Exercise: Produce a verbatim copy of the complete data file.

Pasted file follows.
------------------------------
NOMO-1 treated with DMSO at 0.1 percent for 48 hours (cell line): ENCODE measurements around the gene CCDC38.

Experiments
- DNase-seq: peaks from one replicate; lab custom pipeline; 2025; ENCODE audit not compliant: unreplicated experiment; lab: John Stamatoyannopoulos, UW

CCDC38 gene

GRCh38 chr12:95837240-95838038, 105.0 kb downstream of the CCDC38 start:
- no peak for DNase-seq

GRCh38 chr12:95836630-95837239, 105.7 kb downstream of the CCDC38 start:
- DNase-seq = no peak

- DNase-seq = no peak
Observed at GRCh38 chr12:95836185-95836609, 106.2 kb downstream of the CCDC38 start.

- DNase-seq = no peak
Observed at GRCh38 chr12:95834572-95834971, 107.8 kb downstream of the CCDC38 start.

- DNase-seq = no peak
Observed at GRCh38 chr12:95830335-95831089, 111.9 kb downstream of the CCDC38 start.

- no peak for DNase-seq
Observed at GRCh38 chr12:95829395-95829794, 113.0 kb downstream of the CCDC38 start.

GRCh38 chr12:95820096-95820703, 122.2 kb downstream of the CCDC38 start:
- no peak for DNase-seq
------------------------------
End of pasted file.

NOMO-1 treated with DMSO at 0.1 percent for 48 hours (cell line): ENCODE measurements around the gene CCDC38.

Experiments
- DNase-seq: peaks from one replicate; lab custom pipeline; 2025; ENCODE audit not compliant: unreplicated experiment; lab: John Stamatoyannopoulos, UW

CCDC38 gene

GRCh38 chr12:95837240-95838038, 105.0 kb downstream of the CCDC38 start:
- no peak for DNase-seq

GRCh38 chr12:95836630-95837239, 105.7 kb downstream of the CCDC38 start:
- DNase-seq = no peak

- DNase-seq = no peak
Observed at GRCh38 chr12:95836185-95836609, 106.2 kb downstream of the CCDC38 start.

- DNase-seq = no peak
Observed at GRCh38 chr12:95834572-95834971, 107.8 kb downstream of the CCDC38 start.

- DNase-seq = no peak
Observed at GRCh38 chr12:95830335-95831089, 111.9 kb downstream of the CCDC38 start.

- no peak for DNase-seq
Observed at GRCh38 chr12:95829395-95829794, 113.0 kb downstream of the CCDC38 start.

GRCh38 chr12:95820096-95820703, 122.2 kb downstream of the CCDC38 start:
- no peak for DNase-seq